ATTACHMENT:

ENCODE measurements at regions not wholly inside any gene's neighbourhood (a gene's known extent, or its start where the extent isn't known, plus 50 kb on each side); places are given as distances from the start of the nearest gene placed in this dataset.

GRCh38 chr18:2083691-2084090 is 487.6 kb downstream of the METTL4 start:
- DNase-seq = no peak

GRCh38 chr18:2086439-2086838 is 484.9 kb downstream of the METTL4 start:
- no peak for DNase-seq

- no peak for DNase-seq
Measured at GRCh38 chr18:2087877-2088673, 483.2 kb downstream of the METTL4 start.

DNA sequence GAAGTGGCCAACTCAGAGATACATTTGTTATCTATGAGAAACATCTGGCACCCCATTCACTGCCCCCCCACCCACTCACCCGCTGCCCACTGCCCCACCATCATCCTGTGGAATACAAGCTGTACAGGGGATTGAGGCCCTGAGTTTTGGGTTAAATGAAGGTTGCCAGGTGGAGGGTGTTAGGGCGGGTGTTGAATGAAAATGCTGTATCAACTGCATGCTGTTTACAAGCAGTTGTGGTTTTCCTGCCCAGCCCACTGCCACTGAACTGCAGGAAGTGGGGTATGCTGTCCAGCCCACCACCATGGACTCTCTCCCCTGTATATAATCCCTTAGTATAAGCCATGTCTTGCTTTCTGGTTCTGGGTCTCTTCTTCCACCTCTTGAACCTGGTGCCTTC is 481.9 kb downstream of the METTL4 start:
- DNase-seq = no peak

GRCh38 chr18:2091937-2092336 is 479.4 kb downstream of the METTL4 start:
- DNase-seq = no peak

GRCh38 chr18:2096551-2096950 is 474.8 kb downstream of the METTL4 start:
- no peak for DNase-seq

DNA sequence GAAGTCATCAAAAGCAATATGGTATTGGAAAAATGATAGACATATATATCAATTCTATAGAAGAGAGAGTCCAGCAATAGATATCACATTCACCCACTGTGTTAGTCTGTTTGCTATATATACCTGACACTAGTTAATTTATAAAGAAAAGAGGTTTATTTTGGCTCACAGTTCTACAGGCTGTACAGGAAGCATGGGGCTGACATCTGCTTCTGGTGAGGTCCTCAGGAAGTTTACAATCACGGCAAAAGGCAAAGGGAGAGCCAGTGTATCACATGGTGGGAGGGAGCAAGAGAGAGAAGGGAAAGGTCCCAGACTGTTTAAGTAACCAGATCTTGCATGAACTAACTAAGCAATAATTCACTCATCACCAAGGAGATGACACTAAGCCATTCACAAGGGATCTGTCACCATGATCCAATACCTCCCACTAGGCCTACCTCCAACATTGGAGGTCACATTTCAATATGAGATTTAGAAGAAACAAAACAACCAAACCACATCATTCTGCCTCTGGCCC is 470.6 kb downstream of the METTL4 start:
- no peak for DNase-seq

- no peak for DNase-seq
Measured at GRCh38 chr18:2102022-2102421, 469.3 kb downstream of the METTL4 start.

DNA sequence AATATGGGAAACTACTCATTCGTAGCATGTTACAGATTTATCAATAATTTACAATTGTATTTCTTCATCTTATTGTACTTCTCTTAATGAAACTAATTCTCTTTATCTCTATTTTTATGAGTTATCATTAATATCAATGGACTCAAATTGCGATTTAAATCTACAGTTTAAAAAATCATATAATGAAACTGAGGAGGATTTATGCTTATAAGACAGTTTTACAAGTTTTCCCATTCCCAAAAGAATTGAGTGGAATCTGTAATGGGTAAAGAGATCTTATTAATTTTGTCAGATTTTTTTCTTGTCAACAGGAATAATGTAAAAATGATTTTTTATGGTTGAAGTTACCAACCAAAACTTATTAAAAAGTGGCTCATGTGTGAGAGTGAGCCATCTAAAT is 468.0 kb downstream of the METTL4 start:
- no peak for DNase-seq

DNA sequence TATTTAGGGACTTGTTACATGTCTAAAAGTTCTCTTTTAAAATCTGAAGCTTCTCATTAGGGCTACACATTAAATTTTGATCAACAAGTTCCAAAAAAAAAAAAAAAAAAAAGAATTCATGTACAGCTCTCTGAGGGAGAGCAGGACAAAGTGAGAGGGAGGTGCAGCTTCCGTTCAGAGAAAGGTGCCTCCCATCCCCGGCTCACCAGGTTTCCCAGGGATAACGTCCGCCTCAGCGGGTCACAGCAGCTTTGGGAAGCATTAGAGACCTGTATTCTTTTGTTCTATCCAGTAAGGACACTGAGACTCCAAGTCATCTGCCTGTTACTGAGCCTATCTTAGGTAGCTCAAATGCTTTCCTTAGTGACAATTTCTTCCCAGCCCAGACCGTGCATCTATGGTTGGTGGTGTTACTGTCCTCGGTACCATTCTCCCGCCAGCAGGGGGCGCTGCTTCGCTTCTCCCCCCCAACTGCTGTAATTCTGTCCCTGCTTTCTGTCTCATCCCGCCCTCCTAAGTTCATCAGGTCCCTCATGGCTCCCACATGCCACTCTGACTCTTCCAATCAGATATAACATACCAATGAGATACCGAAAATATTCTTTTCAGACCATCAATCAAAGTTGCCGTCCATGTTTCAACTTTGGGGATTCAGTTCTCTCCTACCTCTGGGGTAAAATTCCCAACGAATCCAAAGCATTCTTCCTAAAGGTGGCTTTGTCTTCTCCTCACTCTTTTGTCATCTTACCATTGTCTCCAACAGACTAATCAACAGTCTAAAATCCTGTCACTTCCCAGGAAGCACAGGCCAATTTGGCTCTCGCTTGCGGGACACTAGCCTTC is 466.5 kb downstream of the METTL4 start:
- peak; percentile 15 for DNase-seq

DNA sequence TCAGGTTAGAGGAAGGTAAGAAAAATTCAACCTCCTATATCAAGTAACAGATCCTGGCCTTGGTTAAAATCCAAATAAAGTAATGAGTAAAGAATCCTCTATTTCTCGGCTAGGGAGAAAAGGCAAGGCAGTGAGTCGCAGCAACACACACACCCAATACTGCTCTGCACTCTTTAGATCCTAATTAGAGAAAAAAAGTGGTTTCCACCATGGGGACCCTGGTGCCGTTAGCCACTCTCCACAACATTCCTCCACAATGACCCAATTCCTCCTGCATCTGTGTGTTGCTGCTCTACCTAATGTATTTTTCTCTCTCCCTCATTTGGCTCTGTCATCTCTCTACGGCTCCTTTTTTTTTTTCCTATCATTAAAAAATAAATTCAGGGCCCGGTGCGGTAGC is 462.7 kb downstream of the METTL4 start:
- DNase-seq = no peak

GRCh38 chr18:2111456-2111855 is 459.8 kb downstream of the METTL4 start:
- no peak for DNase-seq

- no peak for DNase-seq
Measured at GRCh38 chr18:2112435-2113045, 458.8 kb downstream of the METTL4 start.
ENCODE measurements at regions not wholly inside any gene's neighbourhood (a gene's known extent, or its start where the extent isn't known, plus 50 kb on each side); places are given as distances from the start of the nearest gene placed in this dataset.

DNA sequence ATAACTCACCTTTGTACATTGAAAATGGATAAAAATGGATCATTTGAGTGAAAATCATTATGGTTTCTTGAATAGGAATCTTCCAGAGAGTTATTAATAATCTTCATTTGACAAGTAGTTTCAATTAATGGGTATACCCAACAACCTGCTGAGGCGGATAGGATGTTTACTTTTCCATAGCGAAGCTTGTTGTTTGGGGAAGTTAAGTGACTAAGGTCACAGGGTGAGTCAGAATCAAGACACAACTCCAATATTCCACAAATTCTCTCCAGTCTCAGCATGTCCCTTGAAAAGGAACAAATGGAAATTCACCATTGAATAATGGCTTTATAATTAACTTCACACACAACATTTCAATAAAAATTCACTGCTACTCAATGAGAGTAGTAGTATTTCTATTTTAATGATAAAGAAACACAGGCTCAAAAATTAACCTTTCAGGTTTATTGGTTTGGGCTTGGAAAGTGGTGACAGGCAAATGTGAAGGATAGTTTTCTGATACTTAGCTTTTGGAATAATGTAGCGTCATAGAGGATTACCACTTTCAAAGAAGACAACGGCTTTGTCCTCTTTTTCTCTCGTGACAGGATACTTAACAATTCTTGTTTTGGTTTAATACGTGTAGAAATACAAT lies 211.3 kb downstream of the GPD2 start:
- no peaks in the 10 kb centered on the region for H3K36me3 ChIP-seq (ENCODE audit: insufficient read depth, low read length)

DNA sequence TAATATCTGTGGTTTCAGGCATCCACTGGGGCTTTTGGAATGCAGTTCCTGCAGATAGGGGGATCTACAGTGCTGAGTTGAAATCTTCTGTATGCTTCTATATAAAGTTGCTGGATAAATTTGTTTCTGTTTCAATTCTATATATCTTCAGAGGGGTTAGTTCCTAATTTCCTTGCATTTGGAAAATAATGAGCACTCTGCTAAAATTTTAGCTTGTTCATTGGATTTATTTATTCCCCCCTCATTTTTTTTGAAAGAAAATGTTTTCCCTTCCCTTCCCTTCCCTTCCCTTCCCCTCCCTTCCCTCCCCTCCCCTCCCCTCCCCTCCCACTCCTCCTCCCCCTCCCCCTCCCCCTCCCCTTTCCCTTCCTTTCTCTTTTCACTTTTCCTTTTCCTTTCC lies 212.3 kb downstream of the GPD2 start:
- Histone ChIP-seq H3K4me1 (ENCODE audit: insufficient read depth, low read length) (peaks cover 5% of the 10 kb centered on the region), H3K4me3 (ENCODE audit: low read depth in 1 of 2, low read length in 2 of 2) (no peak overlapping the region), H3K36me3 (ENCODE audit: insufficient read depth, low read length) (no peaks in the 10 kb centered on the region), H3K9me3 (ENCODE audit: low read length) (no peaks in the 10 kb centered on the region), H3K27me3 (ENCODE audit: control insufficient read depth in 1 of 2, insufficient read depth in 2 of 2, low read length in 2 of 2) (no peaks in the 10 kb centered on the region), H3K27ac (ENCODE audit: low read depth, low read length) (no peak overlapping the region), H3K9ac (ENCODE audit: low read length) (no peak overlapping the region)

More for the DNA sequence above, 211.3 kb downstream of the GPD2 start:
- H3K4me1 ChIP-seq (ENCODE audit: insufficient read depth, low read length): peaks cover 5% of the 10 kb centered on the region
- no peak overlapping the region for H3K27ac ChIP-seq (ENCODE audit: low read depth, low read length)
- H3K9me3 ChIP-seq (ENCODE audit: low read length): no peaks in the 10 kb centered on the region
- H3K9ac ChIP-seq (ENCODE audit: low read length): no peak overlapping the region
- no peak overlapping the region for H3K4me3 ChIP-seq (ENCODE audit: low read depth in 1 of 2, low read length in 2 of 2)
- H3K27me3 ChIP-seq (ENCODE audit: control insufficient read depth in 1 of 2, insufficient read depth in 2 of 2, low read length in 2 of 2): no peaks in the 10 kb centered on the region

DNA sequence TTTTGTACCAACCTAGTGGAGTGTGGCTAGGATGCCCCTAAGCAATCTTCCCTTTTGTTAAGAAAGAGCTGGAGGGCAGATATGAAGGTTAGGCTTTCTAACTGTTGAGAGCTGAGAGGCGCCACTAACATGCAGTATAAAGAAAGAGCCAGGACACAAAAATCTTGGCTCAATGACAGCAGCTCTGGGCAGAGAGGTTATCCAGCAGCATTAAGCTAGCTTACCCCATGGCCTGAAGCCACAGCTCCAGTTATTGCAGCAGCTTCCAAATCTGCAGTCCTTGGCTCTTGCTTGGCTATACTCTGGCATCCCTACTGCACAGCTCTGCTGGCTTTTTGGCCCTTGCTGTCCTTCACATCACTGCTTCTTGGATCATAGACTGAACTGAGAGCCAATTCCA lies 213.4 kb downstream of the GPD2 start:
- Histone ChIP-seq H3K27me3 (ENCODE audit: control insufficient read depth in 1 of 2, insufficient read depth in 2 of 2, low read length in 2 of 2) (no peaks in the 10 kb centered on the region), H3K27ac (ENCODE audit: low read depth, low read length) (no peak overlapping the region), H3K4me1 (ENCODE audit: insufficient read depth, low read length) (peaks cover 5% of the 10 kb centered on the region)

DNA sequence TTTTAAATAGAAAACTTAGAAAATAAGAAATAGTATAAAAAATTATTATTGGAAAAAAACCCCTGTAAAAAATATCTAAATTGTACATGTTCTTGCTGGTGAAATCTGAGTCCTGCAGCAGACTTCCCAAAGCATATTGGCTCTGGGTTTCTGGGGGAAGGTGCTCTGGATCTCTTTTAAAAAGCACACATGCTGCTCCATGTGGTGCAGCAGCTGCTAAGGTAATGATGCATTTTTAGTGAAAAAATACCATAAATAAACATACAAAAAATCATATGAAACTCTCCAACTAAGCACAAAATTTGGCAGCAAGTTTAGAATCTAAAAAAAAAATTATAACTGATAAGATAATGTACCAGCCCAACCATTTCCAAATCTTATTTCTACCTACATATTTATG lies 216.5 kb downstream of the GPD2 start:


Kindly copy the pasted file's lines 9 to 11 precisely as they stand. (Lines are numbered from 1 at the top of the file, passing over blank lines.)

- DNase-seq = no peak

GRCh38 chr18:2091937-2092336 is 479.4 kb downstream of the METTL4 start:
- DNase-seq = no peak